Shakespeare Podcast

Shakespeare Podcast

“…But if the while I think on thee, dear friend,
      All losses are restored, and sorrows end.”

    – Sonnet 30, by William Shakespeare

Dear friends,

We hope this email finds you well during this time of “social distancing.”

The Monroe County Civic Theater (MCCT) would like to announce it’s Shakespeare Podcast; an opportunity for our community members (and fellow enthusiasts of The Bard) to stay active in theater (while at home) and celebrate the works of William Shakespeare.

We’d like YOU to create a vocal recording of one of Shakespeare’s sonnets, or of a monologue from one of his plays, to share on our podcast (at WWW.MCCT.ORG) and social media.  

We are accepting audio recordings only.  If you need help selecting a sonnet or monologue to read and record, let us know, and we can provide recommendations.

At the beginning of the recording, please introduce your reading with a “lead-in” before you recite the text… 
Here is an example of a lead-in for a sonnet:  “Sonnet 18, by William Shakespeare…”
Here is an example of a lead-in for a monologue:  “A Midsummer Night’s Dream, by William Shakespeare, Act 3 Scene 1, Titania…”
We will be sure to attribute the reading to you in the description.

When you’re happy with your recording, just send the audio file to this email:  monroecountycivictheatre@gmail.com

Please let us know which sonnet or speech you chose, as soon as you can, so that we can add it to our list so nobody else chooses the same one!

This list of Shakespeare’s sonnets and speeches that have already been chosen by other people will be updated periodically:

  • Sonnet 18
  • Sonnet 29
  • Sonnet 37
  • Sonnet 98
  • The Tempest – Iris’ Monologue
  • Macbeth – Act 3, Scene 5 – Hecate “Have I not reason”
  • Macbeth – Act 5, Scene – Macbeth “Tomorrow and tomorrow and tomorrow”
  • Hamlet – Act 3, Scene 2 – Hamlet “Speak the speech”
  • Hamlet – Act 4, Scene 7 – Gertrude “There is a willow”
  • Antony and Cleopatra – Act 4, Scene 15 – Cleopatra “No more but e’en a woman”
  • Edwin Arlington Robinson – Richard Cory
  • William Earnest Henley – Invictus
  • The Merchant of Venice – Act 3, Scene 1 – Shylock “To bait fish withal”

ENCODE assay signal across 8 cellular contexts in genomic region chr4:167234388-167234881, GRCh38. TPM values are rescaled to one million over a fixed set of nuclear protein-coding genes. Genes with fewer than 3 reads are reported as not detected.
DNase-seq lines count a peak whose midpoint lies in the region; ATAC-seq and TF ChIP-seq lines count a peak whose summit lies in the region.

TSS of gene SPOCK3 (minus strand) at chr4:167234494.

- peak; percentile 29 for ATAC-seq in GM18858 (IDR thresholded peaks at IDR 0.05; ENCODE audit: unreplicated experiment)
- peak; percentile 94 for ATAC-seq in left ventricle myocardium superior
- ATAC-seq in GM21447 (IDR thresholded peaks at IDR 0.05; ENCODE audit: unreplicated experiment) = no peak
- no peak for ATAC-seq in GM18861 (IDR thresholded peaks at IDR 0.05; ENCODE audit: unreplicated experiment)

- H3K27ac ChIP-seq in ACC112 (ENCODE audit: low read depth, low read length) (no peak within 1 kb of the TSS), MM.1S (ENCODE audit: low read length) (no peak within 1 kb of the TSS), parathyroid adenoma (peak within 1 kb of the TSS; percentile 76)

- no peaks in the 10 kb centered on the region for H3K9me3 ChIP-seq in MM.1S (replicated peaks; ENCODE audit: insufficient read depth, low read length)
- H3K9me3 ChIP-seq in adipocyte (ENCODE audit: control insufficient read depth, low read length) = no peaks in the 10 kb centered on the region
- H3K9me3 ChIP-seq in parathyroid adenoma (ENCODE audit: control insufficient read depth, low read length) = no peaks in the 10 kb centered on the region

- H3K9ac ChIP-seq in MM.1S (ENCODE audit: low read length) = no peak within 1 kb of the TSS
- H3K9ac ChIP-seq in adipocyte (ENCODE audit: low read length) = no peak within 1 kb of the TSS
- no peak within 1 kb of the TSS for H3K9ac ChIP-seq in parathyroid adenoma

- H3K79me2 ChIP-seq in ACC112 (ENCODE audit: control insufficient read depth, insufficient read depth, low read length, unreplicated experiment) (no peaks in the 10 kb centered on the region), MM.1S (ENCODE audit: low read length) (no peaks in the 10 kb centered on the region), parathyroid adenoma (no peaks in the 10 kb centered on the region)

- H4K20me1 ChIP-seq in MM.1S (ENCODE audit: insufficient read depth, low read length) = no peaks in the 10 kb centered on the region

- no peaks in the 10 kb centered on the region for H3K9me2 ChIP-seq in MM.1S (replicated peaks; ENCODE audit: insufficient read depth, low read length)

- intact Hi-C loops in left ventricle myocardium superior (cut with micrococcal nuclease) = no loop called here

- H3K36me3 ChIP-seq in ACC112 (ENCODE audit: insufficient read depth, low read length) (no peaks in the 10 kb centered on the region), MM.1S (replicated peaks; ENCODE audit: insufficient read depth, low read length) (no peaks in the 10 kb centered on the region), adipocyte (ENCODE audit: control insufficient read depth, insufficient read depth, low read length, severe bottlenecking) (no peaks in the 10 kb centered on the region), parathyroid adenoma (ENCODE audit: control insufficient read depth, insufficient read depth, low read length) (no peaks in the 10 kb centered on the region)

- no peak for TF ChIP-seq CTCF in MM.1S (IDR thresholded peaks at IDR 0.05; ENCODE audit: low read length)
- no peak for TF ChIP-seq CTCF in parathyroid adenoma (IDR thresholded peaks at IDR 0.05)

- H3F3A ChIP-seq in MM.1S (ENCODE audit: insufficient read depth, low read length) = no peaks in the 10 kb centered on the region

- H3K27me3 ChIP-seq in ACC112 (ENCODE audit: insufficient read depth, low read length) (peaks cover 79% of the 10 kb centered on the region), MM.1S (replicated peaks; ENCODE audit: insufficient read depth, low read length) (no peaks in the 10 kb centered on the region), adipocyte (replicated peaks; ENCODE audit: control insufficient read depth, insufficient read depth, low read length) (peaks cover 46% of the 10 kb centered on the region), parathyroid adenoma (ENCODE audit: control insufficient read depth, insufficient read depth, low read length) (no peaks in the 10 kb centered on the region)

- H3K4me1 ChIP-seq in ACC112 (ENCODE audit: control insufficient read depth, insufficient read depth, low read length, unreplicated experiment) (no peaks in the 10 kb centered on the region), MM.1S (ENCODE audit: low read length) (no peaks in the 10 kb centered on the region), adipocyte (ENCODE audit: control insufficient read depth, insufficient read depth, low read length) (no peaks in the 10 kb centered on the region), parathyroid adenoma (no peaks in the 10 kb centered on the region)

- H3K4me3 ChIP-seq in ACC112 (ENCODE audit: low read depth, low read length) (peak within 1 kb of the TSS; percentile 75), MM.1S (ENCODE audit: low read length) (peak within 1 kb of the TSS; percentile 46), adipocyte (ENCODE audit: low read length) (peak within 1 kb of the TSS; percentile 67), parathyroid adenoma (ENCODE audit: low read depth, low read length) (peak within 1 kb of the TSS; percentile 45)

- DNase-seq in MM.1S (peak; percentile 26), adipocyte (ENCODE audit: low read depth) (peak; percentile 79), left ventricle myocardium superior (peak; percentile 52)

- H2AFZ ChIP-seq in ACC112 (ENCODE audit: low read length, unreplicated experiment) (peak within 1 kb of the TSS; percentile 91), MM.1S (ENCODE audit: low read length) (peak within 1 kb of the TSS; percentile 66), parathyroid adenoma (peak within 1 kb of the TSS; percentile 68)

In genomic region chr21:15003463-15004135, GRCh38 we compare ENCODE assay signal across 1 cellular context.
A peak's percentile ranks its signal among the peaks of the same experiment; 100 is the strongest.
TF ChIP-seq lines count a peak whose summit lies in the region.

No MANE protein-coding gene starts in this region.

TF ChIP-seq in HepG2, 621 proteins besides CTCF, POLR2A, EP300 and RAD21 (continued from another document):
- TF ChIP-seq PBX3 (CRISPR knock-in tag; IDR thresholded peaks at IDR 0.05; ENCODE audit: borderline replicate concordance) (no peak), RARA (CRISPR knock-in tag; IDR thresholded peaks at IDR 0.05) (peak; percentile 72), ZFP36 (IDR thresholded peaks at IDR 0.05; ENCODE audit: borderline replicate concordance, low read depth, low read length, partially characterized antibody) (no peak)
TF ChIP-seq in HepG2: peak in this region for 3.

• All’s Well that End’s Well – Act 1, Scene 2 – King “I would I had”
  • All’s Well that End’s Well – Act 2, Scene 3 – King “T’is only title”
  • Othello – Act 5, Scene 2 – Othello “A word or two before you go”
  • Romeo and Juliet – Act 2 Scene 2 – Romeo “But, soft!”
  • Henry V – Act 4 Scene 6 – Exeter “In which array, brave soldier, doth he lie”
  • Julius Caesar – Act 4 Scene 3 – Brutus “You have done that you should”

We’d like to give you a few more directions before you start recording…

Remember to take your time while you’re speaking/recording, speak clearly, and enunciate.  Convey the meaning of the text by emoting.  Express the words with feeling.  Also, try your best to follow the meter of the text.  Shakespeare’s sonnets are in Iambic Pentameter.  Monologues can vary between types of verse and prose.

Practice before recording.  You’ll get the hang of it!  If you need help, please let us know.  If we notice anything that we think you can improve, we’ll let you know.  

A few more things

It’s NOT necessary to go out and buy a new microphone for this.  Most cell phones, Ipads/tablets, laptops, and computers have sufficient audio recording capabilities, and, if necessary, our own audio software can help to improve the sound quality of your recording.

You should still try your best to minimize background noise by recording in a quiet space.  A few tips for creating better sound quality in vocal recordings are recording in a small to medium-sized room with some furniture like a bed, couches, curtains, rugs, clothing or blankets around to absorb any echo. 

If you have any questions or concerns about your recording space or microphone, or anything else, please let us know, and we’ll be happy to assist you: monroecountycivictheatre@gmail.com

Have fun!

Thank you for being a part of MCCT!

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